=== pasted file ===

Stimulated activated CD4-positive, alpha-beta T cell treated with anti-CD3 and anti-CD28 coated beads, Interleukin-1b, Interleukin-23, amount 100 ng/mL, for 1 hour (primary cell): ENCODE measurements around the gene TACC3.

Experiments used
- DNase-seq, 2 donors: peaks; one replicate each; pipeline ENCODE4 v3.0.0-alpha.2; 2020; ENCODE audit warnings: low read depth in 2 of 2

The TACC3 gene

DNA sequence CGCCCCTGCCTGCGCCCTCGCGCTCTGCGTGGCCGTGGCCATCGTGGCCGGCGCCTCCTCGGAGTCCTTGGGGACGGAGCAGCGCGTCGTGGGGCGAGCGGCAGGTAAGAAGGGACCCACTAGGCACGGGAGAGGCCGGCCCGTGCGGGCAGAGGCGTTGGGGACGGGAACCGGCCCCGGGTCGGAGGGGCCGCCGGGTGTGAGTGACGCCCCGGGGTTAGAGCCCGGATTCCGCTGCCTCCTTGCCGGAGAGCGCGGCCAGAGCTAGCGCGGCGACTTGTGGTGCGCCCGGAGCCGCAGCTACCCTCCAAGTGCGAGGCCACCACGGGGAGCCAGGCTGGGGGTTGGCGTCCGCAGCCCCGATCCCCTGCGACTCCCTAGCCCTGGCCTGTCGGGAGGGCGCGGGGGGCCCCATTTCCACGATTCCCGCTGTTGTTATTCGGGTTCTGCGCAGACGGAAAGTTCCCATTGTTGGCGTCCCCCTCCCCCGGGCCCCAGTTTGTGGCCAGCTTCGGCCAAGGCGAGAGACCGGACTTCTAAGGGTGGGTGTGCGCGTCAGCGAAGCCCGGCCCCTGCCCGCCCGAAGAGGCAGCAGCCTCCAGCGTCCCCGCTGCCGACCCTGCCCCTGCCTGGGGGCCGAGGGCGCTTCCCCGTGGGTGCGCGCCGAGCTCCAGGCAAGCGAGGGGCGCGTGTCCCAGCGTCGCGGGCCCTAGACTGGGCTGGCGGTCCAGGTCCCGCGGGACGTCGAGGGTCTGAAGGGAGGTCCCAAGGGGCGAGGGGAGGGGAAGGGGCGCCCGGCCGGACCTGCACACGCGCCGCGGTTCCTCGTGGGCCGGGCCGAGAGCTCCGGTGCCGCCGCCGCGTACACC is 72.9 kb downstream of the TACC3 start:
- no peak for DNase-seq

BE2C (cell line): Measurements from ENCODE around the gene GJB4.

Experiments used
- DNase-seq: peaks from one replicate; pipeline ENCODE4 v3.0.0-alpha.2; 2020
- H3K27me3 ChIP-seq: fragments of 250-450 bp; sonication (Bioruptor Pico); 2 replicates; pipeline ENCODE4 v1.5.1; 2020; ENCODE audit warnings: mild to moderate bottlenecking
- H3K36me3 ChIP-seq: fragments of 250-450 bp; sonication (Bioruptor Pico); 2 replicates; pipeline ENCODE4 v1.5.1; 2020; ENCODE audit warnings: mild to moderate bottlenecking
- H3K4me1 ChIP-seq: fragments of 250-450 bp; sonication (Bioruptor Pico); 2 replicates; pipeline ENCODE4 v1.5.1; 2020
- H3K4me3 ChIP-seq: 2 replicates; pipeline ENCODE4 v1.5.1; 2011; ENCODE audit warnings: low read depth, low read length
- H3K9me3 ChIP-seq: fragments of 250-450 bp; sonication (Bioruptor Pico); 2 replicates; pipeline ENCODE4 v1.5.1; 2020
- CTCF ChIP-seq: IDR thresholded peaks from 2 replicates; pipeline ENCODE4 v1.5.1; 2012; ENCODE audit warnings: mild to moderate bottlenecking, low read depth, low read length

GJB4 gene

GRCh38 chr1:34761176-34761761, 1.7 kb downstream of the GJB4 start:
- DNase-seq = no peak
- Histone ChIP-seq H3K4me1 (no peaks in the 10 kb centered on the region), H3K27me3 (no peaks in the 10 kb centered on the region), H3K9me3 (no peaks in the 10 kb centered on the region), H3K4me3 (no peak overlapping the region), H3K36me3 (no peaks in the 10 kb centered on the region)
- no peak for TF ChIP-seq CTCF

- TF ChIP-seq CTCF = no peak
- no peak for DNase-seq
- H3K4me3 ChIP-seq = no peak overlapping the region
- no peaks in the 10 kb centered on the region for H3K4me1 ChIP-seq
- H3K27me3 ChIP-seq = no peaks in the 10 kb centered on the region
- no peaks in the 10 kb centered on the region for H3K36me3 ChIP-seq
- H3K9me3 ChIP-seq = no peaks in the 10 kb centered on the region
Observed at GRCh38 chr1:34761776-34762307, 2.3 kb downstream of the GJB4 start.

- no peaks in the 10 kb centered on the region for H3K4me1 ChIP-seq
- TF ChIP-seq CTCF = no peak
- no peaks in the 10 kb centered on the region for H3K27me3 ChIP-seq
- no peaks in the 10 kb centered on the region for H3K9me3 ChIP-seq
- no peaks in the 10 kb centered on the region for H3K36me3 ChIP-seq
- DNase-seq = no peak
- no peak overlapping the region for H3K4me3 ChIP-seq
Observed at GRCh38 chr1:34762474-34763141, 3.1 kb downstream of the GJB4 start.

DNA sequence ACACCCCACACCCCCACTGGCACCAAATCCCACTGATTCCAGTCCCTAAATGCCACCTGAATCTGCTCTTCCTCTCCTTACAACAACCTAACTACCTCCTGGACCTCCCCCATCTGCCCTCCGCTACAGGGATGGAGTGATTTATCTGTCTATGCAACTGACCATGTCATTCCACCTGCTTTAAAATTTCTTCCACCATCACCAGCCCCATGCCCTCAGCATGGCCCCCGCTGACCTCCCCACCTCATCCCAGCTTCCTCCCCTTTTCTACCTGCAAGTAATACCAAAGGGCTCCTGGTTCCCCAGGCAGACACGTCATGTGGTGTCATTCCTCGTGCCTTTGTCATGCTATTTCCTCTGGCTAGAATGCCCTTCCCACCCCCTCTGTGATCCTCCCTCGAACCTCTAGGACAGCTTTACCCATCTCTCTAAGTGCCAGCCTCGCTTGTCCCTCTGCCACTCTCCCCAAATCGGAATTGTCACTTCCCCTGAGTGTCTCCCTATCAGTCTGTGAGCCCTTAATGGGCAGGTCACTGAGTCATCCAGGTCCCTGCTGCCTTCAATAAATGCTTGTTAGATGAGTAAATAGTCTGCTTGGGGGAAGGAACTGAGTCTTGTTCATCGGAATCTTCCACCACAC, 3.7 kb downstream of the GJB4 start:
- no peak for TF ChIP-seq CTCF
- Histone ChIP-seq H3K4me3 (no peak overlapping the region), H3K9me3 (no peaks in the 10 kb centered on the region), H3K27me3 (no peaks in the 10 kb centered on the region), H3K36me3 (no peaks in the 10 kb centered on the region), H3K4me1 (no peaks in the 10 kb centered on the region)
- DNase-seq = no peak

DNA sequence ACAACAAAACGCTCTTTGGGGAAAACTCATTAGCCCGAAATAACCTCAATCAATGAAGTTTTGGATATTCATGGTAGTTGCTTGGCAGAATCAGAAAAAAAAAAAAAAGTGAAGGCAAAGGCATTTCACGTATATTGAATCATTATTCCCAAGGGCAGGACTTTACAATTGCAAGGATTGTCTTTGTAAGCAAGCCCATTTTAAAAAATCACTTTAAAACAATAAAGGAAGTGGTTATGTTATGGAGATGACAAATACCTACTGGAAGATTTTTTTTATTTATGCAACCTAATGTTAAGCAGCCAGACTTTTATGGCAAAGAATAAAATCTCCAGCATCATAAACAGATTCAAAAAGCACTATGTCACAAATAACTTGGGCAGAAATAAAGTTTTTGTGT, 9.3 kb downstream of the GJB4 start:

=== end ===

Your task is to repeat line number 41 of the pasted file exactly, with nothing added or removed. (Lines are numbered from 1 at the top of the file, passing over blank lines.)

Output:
DNA sequence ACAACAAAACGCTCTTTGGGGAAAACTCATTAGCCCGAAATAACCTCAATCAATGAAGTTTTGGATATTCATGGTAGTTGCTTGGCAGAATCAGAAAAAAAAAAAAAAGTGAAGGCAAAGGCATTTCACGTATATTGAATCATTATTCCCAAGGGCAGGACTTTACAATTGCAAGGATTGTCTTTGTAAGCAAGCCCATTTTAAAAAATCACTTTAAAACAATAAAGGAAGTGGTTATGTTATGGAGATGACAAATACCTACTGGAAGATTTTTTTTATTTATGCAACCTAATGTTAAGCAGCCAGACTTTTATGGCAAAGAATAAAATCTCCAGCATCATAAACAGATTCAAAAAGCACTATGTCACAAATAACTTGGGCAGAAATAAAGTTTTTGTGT, 9.3 kb downstream of the GJB4 start: